Conventional processors rely on the sequential processing of zeroes and ones, an approach that may not be the most efficient for applications like search, fraud detection, spam filtering, financial modeling and genome sequence analysis, which require simultaneously considering several possibilities and deciding on the best answer. Lyric Semiconductor’s chips are built around probability processing.



Google androidI had the opportunity in the last week to mix with a number of young cell phone app developers. It was refreshing to mix with such a positive group after running into negativity almost everywhere else. These people of full of ideas, full of excitement, and full of hope. It helps that they are all young; none were over thirty. They are very entrepreneurial despite the fact that many of them carry huge debt from school.

Why are they so positive? They see the world as just being created, and they see themselves as having the necessary critical skills to help shape that world. They are coming up with new ideas every day because they are exchanging ideas and using their cell phones for everything you can imagine. And they are getting funded!

That may be the most amazing thing. They are getting funded by companies like Sony and Disney. Almost none of their investors are angel investors of the type I have depended for so many of my projects. These are mainly old white guys, and they don't understand what these kids are doing.

I am one of those guys and though I admire their work, I often don't quite get it even after multiple explanations. When I do get it, I can see that they have been thinking about a whole world of possibilities that are not even on my radar. It occurs to me that you can't make tools for a world you don't live in.

David Aronson talks about how being a leading edge expert can be a serious drawback when the leading edge moves on. When you find yourself in that position, you really need to reboot and start over. These young app developers tell me rebooting time is here.

By the way, bad news for Microsoft: none of these kids carried a Windows smart phone. Not one! In fact, those that realized that I had such a device looked at me like I was carrying a pooper scooper bag. The dominant choice was the iPhone, but there was a reasonable sprinkling of Google Android phones.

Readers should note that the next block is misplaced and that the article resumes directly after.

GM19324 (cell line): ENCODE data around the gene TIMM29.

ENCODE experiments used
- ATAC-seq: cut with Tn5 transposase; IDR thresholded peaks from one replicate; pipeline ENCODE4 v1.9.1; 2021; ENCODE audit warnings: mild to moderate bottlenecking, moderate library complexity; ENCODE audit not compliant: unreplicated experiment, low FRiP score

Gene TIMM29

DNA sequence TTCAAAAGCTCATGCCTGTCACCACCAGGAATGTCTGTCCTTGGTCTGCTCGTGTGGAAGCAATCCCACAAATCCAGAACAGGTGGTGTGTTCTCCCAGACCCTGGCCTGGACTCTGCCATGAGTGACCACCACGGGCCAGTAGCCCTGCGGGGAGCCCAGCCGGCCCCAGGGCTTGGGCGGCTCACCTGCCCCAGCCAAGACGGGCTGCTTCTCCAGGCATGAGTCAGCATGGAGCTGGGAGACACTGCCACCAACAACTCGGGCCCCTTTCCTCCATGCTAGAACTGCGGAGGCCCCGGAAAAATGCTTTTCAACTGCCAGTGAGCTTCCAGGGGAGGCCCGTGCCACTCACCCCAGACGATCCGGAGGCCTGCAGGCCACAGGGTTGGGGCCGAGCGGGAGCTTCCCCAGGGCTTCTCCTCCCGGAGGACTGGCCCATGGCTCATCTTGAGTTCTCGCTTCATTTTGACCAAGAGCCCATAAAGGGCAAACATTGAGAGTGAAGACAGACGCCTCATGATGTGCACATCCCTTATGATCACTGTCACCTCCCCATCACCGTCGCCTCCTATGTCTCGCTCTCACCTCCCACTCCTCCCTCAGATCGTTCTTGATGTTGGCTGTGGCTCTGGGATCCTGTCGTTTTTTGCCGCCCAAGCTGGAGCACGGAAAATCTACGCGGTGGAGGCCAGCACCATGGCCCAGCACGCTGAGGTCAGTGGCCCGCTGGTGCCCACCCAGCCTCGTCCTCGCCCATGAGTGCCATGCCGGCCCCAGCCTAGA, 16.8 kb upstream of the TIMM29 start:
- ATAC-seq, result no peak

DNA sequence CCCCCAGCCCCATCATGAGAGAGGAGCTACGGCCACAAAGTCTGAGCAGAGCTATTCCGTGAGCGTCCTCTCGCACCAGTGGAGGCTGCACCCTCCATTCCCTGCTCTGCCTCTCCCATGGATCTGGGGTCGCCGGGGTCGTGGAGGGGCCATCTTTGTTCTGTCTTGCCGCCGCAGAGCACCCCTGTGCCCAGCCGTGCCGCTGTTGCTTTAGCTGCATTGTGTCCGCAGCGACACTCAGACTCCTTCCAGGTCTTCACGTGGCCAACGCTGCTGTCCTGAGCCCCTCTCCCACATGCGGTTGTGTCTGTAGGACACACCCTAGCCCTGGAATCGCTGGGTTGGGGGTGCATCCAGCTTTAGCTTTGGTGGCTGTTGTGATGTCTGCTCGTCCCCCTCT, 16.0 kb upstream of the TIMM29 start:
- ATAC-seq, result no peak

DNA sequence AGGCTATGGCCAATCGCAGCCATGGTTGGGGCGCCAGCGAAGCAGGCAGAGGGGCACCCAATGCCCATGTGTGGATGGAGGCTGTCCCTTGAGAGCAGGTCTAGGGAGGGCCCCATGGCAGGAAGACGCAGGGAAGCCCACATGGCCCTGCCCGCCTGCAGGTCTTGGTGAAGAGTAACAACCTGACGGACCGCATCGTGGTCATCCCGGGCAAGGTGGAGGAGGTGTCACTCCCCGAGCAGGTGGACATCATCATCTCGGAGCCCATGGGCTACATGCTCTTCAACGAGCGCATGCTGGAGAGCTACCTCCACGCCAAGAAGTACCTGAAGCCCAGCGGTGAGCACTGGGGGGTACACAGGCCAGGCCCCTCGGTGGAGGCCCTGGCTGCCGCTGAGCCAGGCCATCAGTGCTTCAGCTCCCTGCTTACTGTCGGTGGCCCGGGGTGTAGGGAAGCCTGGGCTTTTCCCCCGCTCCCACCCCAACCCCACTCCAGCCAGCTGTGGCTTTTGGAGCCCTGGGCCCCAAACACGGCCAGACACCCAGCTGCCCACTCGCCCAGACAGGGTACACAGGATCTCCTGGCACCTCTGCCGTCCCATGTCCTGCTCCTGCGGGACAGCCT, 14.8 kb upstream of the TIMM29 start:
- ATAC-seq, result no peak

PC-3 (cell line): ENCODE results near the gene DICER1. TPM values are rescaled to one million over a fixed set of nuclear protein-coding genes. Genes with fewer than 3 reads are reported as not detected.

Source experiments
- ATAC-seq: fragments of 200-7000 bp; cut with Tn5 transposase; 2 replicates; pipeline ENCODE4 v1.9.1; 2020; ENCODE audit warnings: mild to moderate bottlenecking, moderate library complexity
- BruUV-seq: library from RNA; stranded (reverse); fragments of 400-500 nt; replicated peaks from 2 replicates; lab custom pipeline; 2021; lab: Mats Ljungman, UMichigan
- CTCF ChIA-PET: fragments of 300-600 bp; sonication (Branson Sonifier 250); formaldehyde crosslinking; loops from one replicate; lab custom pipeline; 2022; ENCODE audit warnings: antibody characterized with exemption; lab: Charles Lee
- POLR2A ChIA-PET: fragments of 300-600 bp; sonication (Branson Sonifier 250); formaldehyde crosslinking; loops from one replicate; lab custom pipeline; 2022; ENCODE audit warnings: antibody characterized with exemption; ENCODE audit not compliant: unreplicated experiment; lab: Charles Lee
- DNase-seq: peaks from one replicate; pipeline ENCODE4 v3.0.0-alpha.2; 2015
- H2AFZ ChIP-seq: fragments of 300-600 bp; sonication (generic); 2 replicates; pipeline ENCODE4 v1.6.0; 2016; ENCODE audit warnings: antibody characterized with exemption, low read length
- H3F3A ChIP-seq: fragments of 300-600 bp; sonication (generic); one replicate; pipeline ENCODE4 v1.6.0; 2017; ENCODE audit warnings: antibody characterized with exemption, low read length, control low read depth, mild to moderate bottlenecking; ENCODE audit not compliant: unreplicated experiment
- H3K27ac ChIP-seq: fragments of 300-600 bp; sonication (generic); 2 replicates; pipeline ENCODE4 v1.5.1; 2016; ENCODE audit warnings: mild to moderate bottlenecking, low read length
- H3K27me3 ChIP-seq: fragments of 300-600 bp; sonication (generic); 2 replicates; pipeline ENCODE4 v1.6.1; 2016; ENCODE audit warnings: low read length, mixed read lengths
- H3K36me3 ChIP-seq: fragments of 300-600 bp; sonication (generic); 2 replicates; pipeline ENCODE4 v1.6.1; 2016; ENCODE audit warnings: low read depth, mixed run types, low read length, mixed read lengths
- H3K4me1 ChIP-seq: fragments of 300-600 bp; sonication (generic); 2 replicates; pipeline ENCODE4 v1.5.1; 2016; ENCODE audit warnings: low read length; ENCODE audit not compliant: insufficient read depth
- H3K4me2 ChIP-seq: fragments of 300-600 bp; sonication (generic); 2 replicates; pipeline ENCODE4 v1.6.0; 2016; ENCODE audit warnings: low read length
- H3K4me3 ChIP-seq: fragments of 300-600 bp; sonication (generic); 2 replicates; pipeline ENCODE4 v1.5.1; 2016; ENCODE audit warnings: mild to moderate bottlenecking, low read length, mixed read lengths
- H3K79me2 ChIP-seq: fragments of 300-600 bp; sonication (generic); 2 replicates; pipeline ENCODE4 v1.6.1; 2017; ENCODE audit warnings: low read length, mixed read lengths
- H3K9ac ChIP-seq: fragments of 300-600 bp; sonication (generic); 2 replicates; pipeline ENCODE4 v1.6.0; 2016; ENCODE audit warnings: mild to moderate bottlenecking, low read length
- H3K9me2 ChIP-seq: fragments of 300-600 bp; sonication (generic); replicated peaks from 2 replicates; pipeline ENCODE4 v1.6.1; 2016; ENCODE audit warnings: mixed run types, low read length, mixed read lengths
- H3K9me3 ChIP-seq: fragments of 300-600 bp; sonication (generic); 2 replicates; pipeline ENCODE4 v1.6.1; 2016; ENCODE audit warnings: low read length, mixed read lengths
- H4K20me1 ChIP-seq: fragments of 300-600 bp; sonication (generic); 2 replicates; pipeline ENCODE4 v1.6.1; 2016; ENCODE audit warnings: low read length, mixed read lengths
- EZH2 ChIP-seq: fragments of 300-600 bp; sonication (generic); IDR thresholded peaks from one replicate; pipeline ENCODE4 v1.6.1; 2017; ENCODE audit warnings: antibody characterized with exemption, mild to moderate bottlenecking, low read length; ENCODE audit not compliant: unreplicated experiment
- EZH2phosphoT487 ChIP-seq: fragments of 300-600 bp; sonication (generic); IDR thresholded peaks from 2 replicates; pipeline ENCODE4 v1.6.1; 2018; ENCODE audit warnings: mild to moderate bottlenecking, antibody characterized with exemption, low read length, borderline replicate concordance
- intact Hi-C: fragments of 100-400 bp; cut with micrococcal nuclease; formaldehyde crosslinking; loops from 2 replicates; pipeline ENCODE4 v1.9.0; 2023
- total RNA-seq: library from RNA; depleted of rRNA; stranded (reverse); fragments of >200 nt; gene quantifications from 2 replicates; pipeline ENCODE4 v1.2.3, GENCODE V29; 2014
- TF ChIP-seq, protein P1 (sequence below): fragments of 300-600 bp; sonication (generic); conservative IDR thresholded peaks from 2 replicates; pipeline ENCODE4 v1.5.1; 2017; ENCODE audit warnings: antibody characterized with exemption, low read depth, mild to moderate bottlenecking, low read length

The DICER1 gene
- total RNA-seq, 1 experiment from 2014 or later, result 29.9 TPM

Alston Mabry writes:

Remember the phase we went through when adults would tell stories about how they couldn't figure out something on the computer, and then their twelve-year showed them how to do it? But usually the twelve-year-old explained the procedure from the POV of someone fluent in "computer", and so the adult had to get multiple repetitions before understanding bloomed.

A while back I was reading a piece by a thirtysomething, about how he was seeing the future being formed around him but had only just noticed what was going on. What he was seeing was this: His friends would take their old smartphones, disable the call features, load them with games and other apps, and then give them to their preschoolers as toys. It struck him that new generations are now growing up from a very young age with a smart device in their hands pretty much at all times. These cohorts will be fluent in "smart device" and will push the use far beyond what us monolingual types can imagine.

Chris Cooper writes:

Just as you would not expect the political leaning of Fortune 500 CEO's to match that of the rank and file, so should you not expect Silicon Valley entrepreneurs to align with the majority of voters in the region. In my experience, Valley entrepreneurs tend to be more libertarian than the average. And as a company gets larger, there is pressure from shareholders and other interested parties to support the establishment. Perhaps the Google founders support Obama in public, but in private I can assure you their views are much more libertarian.



FeynmanWhy are there tides? How do the planets move? Just a couple questions you will get the answers to in the first of Feynman's wonderful lectures

Prof. Richard Feynman gave a series of lectures on physics at Cornell in 1964, which are called the Messenger lectures. They are now available free on the web courtesy of Bill Gates. Very engaging, only a few equations (at least in the first one that I have watched), so suitable for a general audience teen or older. (These are different than the Feynman lectures on physics, which are a three volume book set with all the equations based on the physics course he taught freshman at CalTech).

For those unfamiliar with Feynman, he played the bongos, drew nude art, enjoyed safecracking, helped create the atomic bomb at Los Alamos as part of the Manhattan Project, won the Nobel Prize in Physics in 1965, and was revered as a teacher of physics.